Here Nicki tells us about her experiences of painting 'en plein air' -
In 2000, after taking drawing classes for a couple of years, I decided I was ready to try painting. I thought I would kick start things by signing up for a week long class called “Painting Fairy Island” at the Emma Lake Kenderdine Campus. This is a satellite campus of the University of Saskatchewan and is located in the boreal forest 2 hours from Saskatoon (Canada).
The class took place in both a studio and outdoor setting. I loved the idea and I fully expected to love painting, however, I realized on the first day that I might be in over my head! I didn’t even know what to do with my obediently purchased gesso! By the end of the week I was frustrated and disappointed with my lack of skill and understanding. I didn’t feel very good about painting. What I did feel good about though, was the “en plein air” (outdoor/open air) experience.
As a child I loved exploring forests, trails and meadows. I loved catching frogs, swimming in lakes and biking to secret places where I would sit quietly and think. With the discovery of plein air painting it was as if my two lifelong loves, art and nature, joined forces and opened my eyes to something new and exciting. With determination I went back to the Kenderdine Campus the next summer and happily had an “A-ha!” moment while on a painting excursion at Spruce River, P.A.N.P. Things were beginning to gel with painting and the joy of the plein air experience grew even more.
As with anything there are pros and cons to painting outdoors. Probably the biggest con for me would be the bugs. I recall one outing when I accidentally set my easel up on an ant hill. Not fun. At all.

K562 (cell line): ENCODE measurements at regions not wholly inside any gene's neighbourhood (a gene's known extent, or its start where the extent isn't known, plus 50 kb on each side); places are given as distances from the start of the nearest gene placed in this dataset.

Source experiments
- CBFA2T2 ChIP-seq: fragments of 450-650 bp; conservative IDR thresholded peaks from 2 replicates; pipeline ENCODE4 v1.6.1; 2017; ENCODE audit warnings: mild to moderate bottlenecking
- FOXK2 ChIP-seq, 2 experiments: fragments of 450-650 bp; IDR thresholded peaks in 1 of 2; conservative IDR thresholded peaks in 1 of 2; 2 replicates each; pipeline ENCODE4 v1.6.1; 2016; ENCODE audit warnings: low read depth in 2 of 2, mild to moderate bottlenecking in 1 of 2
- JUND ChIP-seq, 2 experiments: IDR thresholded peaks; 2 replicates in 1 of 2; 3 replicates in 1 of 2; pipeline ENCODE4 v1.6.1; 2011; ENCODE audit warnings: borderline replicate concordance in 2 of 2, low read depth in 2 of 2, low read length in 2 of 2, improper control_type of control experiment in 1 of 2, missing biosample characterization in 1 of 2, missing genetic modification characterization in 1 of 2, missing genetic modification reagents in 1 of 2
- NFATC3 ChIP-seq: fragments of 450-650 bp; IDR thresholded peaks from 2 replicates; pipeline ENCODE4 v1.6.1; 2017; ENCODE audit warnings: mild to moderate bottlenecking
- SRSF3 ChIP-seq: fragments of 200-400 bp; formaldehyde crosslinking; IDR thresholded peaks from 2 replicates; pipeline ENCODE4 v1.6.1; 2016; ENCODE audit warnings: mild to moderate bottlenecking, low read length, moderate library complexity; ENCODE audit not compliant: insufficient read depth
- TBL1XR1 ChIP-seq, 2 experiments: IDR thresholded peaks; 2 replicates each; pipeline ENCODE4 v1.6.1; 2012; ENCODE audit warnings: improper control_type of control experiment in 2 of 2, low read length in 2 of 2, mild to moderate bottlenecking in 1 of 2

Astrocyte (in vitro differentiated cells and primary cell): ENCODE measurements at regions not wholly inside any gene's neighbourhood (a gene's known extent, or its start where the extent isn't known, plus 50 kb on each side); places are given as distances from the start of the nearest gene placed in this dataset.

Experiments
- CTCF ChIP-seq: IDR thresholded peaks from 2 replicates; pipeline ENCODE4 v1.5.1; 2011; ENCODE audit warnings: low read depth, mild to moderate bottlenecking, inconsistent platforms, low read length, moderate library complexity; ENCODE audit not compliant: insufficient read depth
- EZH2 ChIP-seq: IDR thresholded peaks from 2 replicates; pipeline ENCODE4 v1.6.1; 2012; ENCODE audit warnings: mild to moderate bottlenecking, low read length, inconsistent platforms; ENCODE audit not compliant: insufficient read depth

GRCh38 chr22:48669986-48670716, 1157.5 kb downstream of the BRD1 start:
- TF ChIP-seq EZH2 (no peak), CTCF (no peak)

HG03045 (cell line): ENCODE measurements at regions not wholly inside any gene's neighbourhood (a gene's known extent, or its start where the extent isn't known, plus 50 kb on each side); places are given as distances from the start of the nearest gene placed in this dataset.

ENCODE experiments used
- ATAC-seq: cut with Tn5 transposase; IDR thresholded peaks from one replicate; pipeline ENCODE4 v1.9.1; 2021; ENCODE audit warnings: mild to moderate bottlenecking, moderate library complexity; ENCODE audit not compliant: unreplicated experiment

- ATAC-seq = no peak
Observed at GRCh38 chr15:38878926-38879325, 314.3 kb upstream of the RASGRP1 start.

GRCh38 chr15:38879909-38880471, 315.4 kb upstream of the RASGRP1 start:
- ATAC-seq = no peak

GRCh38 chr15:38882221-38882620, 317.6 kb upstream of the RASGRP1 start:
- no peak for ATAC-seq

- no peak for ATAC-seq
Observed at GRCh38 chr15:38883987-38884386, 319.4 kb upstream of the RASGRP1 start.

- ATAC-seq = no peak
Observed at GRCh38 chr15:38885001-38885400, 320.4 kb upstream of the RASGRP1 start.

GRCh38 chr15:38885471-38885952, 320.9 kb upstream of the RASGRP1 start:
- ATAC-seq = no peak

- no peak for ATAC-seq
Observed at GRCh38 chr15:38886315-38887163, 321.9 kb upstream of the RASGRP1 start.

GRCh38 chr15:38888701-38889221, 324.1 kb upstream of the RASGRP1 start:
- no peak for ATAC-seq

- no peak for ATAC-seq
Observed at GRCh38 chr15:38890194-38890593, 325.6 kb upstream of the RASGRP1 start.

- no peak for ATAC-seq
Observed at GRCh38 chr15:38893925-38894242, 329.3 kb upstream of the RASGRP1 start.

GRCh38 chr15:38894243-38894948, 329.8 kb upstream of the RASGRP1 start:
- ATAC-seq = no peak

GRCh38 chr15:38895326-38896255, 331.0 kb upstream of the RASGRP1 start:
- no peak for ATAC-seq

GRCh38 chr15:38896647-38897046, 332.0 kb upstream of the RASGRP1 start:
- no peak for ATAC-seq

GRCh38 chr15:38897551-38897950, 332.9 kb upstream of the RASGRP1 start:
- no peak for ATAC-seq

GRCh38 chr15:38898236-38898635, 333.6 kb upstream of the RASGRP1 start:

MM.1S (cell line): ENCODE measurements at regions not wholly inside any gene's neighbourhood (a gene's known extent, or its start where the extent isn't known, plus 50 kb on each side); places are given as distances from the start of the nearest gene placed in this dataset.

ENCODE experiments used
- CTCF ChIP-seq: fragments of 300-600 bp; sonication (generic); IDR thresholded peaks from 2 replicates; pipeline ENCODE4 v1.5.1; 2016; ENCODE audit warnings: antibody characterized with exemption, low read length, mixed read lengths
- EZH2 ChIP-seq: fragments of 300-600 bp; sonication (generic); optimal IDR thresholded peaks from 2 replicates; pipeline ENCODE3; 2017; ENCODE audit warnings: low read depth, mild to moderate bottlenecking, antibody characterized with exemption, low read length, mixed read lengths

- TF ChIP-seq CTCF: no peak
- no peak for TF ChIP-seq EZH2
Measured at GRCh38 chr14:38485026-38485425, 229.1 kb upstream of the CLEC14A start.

An entirely different time I was wrapped up in my painting and absent-mindedly sipping my coffee. I kept spitting out little bits, but there was a busy squirrel in the trees above so I thought it was tiny pieces of bark or pine needles that had fallen down on my travel mug. Eventually I took a break to analyze my work. At this point I paid a bit more attention to the coffee I had been drinking only to discover that it hadn’t been tree debris that I had been spitting out, it was in fact... ANTS!
Although purchasing the equipment for plein air painting can be quite a costly venture and therefore a con, it doesn’t have to be. I painted five small paintings this summer with my palette in my lap, holding the board in my hand all while sitting in an Adirondack chair at the beach.
The summer of my “A-ha!” moment I was tackling a large canvas and things were going really well, but I could see dark clouds approaching. I worked fast, but finally when they were overhead it was a downpour! My acrylics began bleeding before I could whisk the canvas to the truck. I went back to the studio and put on a few finishing touches and this painting is one of my all time favorites. This is where a con can also be a pro. The changing weather and light can actually push you to work quickly and not fuss as much as you might indoors.
Sometimes I find dramatic evidence of nature, like bones,
Other times I find humour, like the ninja squirrel -
- who zipped around me and my easel this one time at art camp. Here is a link to that story.
Aside from coming up with an exciting painting infused with the experience of that particular excursion, for me the greatest pro in plein air painting is the adventure and the stories I can tell later. It all makes me so happy.
When I am outside painting it is one of the times that I feel the most me. It is not for everyone, but if you have always wanted to try it I hope this post has inspired you and I hope that painting directly from nature will give you tremendous joy.
I will leave you with a quote I found at the Art Gallery of Ontario this spring in the section of the gallery housing the work of the Group of Seven. It was written in 1926 by Fred Housser, a Toronto journalist:
I hope you enjoyed my stories and images.